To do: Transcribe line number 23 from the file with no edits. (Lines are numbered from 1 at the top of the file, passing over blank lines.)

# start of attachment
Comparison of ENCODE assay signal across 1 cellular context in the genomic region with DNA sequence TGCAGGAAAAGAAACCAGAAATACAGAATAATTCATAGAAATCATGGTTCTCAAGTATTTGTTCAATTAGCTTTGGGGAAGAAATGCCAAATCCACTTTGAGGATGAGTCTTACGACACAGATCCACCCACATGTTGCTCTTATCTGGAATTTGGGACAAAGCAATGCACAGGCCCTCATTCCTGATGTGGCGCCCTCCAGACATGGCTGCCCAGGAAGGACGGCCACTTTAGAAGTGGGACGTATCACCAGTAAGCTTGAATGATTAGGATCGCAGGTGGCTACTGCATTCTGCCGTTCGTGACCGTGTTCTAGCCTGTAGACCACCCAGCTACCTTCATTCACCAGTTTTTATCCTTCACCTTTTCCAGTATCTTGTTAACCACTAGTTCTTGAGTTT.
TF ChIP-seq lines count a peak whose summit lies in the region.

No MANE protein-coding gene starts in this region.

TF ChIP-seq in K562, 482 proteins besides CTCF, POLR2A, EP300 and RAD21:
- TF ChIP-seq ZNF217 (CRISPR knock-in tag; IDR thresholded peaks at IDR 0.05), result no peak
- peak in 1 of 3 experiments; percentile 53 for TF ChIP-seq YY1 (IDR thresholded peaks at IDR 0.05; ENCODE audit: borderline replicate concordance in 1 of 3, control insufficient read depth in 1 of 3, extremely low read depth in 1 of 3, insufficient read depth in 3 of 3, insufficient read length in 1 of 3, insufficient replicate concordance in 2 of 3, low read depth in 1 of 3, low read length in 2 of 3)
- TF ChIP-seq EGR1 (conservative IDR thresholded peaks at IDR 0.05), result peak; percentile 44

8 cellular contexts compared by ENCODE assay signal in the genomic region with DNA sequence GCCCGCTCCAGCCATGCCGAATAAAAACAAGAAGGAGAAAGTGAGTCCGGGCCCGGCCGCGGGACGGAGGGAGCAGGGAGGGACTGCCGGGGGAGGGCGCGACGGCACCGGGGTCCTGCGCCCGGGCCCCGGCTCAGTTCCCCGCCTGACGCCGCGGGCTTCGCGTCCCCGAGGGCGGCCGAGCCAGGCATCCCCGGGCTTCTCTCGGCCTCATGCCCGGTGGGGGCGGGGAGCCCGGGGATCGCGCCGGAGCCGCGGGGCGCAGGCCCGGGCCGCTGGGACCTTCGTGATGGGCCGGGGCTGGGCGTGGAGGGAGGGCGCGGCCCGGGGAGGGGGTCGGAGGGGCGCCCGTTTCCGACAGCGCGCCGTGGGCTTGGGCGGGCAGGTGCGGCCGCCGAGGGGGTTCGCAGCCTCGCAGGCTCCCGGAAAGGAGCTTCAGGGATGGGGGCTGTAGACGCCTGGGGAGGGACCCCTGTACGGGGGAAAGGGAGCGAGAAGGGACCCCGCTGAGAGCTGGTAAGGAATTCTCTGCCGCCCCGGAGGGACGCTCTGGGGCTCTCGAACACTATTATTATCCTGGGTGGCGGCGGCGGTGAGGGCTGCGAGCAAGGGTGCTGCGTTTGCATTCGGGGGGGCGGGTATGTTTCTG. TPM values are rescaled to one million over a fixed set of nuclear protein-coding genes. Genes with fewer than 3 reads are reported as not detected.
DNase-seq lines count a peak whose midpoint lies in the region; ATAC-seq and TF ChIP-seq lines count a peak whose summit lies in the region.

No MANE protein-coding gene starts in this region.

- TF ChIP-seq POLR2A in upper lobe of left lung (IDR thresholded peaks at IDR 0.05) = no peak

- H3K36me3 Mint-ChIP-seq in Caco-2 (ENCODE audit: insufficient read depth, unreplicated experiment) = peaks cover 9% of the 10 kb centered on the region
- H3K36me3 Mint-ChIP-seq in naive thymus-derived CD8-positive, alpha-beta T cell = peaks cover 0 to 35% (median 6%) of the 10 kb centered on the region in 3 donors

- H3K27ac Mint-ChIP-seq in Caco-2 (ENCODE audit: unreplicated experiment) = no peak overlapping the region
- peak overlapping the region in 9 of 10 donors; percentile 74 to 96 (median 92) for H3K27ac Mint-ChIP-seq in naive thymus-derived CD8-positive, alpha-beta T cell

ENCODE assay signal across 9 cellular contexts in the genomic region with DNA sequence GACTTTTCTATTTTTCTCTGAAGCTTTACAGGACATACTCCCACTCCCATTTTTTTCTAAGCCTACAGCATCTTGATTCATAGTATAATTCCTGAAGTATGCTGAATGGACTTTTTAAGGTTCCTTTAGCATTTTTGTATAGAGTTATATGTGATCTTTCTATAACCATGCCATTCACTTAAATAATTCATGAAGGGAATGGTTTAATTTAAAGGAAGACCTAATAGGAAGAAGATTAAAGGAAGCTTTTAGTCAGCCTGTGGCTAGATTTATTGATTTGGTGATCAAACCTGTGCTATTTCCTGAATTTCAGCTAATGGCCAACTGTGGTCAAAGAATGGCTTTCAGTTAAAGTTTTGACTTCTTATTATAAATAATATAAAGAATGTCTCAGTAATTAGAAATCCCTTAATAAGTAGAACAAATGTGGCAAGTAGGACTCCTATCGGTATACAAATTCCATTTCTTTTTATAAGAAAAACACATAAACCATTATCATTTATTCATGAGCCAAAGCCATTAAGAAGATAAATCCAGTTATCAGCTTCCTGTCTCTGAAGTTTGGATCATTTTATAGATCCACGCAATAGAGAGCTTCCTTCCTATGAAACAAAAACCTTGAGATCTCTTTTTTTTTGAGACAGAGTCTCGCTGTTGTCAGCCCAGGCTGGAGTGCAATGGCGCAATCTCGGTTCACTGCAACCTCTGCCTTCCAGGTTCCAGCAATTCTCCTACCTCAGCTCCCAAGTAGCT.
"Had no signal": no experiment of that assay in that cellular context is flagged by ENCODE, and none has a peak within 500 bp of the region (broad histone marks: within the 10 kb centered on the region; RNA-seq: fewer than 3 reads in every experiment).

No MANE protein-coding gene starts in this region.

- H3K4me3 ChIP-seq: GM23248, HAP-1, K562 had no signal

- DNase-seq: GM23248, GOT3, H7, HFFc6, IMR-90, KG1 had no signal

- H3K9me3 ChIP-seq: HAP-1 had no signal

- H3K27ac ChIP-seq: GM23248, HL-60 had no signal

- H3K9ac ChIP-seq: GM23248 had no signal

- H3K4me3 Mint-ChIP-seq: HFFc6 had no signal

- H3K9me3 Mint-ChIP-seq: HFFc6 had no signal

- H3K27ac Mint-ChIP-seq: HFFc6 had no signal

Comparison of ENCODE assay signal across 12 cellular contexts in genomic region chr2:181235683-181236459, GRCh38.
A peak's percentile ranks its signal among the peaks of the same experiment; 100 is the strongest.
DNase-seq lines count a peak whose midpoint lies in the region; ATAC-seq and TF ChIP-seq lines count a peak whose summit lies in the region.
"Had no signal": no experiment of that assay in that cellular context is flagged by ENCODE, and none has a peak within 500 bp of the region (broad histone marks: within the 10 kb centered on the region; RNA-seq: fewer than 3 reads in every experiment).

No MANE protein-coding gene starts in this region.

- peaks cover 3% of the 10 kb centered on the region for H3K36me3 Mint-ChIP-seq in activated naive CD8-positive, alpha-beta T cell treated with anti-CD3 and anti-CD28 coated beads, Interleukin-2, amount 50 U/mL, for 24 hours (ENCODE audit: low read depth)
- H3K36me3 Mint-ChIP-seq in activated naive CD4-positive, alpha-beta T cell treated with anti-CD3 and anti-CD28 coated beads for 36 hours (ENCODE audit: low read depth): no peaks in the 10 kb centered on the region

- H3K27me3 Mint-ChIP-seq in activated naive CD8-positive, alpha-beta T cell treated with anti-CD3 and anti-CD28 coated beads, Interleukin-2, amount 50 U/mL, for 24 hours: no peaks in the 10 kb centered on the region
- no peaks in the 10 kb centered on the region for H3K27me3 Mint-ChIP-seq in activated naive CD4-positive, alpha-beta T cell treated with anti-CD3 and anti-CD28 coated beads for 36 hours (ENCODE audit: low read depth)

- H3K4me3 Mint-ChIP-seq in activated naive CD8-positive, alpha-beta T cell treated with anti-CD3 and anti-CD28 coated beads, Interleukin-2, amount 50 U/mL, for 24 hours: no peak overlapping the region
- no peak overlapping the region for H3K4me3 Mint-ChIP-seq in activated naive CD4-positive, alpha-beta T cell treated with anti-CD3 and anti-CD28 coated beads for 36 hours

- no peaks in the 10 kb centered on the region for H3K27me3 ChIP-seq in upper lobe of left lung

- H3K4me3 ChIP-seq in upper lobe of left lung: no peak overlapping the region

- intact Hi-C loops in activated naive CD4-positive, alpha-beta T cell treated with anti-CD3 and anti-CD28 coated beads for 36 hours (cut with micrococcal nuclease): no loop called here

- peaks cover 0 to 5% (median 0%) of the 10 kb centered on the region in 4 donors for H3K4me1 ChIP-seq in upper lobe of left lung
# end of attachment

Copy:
- H3K9ac ChIP-seq: GM23248 had no signal